In the world of truck driving, many newcomers are lured into the realm of becoming an owner operator. Given the choice of earning .34¢ per mile or $1.15 per mile, it is not difficult to understand why someone would choose the route of higher earnings. At 2500 miles per week, the difference of $2025.00 extra per week deserves attention. However, when dealing with professional truck driving jobs, you must deal with reality.
In an industry where the driver averages 100,000 miles per year, an owner operator compensated at $1.15 per mile is looking at grossing $115,000.00 annually. Compared to the average company driver at .34¢ per mile, their annual gross is a mere $34,000. Why would anyone choose a $34,000 yearly income more than $115,000 while performing the same duties?
Although owner operators are declining, there are still those companies that advertise proudly that they are a 100% owner operator fleet. Some have even raised the compensation to an enormous $1.50 per mile. At 100,000 miles per year, you are now facing a gross income of $150,000 per year! As a newcomer searching for a new career and a company willing to place you in “your own truck,” the excitement of earning that kind of money is hard to turn down. You want the freedom . . . you want your own business . . . you want $100,000 plus per year. It all sounds great. Now, let me take you to reality.
Owner operator lease programs are a way for new drivers to “own” a truck. The driver is responsible for all expenses, including fuel and repairs. Although there are some who do well with it, the majority of these owner operators will fail. To me, a lease owner operator is nothing more than a glorified company driver. Let’s take a look at a profit and loss analysis sheet for an owner operator and a company driver, and you be the judge:
Company Driver: Profit and Loss – Based on 100,000 miles per year
- Compensation : .34¢ per mile = Driver’s Gross income – $34,000
- Misc. Expenses, including meals @ $125.00 per week = Total Cost – $6500
- *Tax withholdings @ 15% = Annual deductions – $5100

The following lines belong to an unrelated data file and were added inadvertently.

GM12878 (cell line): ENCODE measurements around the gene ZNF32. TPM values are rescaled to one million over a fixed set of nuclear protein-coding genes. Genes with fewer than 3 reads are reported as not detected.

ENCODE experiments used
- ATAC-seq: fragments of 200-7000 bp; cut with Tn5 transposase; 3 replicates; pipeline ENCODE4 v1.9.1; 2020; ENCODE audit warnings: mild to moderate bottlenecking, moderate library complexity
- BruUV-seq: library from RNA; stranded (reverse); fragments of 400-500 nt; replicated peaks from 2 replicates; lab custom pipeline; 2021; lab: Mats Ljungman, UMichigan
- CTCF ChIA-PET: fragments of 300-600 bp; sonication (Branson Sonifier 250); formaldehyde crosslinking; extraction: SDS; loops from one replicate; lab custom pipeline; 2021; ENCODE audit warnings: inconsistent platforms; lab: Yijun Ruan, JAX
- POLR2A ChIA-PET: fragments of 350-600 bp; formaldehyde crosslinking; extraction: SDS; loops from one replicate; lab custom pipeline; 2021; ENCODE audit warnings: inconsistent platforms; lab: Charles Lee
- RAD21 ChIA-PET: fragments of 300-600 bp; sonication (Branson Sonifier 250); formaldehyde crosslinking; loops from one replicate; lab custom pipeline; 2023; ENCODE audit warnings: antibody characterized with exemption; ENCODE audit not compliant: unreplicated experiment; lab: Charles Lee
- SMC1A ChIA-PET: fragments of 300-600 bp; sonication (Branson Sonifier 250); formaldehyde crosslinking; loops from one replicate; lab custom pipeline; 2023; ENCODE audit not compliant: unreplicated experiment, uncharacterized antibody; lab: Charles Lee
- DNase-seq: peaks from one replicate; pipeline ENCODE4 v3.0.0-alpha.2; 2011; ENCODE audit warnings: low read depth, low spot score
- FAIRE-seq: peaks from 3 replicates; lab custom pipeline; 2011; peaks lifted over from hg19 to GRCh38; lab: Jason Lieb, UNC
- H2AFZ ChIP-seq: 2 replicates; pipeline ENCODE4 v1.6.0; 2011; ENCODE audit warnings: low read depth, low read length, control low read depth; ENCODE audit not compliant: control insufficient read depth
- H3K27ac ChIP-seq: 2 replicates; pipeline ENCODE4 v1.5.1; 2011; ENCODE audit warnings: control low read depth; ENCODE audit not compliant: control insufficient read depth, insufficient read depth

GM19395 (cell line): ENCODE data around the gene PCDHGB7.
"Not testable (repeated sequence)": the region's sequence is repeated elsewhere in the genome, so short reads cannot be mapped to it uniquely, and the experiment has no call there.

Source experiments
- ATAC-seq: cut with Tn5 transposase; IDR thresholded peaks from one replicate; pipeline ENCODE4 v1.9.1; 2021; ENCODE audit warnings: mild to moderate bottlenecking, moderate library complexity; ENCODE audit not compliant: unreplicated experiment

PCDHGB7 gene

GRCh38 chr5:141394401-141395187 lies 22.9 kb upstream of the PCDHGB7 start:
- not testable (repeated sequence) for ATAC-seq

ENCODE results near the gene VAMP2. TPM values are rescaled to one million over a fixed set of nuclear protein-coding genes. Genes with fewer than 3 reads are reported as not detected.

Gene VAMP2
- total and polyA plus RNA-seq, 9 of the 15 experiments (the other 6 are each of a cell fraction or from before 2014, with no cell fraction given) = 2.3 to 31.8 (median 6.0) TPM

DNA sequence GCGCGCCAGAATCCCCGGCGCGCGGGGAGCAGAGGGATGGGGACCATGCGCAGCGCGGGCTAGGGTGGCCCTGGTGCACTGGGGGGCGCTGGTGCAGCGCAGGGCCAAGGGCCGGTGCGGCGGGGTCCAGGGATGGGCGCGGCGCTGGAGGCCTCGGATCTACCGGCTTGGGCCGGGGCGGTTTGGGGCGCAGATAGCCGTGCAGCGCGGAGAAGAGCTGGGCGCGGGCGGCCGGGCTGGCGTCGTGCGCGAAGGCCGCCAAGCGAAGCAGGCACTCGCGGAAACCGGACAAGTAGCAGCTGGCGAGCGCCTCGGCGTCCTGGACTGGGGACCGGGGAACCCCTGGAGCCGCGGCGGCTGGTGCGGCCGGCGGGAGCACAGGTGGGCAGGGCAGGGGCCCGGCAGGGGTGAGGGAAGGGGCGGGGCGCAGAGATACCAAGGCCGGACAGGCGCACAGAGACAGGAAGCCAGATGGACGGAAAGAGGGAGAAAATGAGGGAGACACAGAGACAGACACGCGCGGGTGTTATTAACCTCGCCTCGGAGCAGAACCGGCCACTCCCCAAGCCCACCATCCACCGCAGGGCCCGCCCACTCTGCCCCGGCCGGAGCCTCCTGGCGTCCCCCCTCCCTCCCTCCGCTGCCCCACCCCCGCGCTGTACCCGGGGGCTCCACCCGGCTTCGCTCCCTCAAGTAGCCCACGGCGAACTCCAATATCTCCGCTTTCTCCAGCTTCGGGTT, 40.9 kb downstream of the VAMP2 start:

- Company Driver NET annual income = $22,400.00
- Company Driver NET weekly income = $430.77
- Compensation : $1.15 per mile = Driver’s Gross income – $115,000
- Truck Payment @ 1,333.35/month = Annual Cost – $16,000.20
- Collision/Comp. Insurance = Annual Cost – $6300
- Bobtail Insurance = Annual Cost – $804
- Licenses = Annual Cost – $1,835
- Permits = Annual Cost – $525
- Accounting Services = Annual Cost – $725
- Tractor Fuel = Annual Cost – $39,397.06
- Truck Wash = Annual Cost – $701
- Telephone = Annual Cost – $1,624
- Meals = Annual Cost – $6500
- Tolls = Annual Estimated Cost – $1,275
- Taxes (Road, Use, Fuel) – $1,755
- Taxes (Personal @ 15%) – Annual Cost – $17,250
- Misc. Expenses – Annual Cost – $500
- Maintenance @ .06¢ per mile = Annual Cost – $6000
- Total Income to Owner Operator = $115,000
- Total Cost of Operation = $101,191.26
- Owner Operator NET annual income = $13,808.74
- Owner Operator NET weekly income = $265.55
*Tax withholding is estimate only at 15% average And now . . . the “owner operator“: Owner Operator: Profit and Loss – Based on 100,000 miles per year
The figures speak more loudly than words. This analysis is also based on the fact that everything goes just as is. A few tires blow out . . . a blown engine . . . and you are now in the red. It is not difficult to understand why the trucking companies love the lease owner operator. 100,000 miles per year at 60 MPH will take you 1666.66 hours to drive in a perfect world. This owner operator’s net annual income shows that they performed this hard, difficult life for $8.28 per hour.
The “freedom” of being an owner operator is a myth. Turn down a load or “head home” whenever you want, and see how long the company will make you sit afterwards. As a company driver just drive . . . without the headaches and expenses associated with the owner operator program. If over the road truck driving is in your plans, think hard about the possibilities that await you. Like everything in life . . . learn all you can BEFORE you begin the journey. It is imperative that you know the truth about trucking.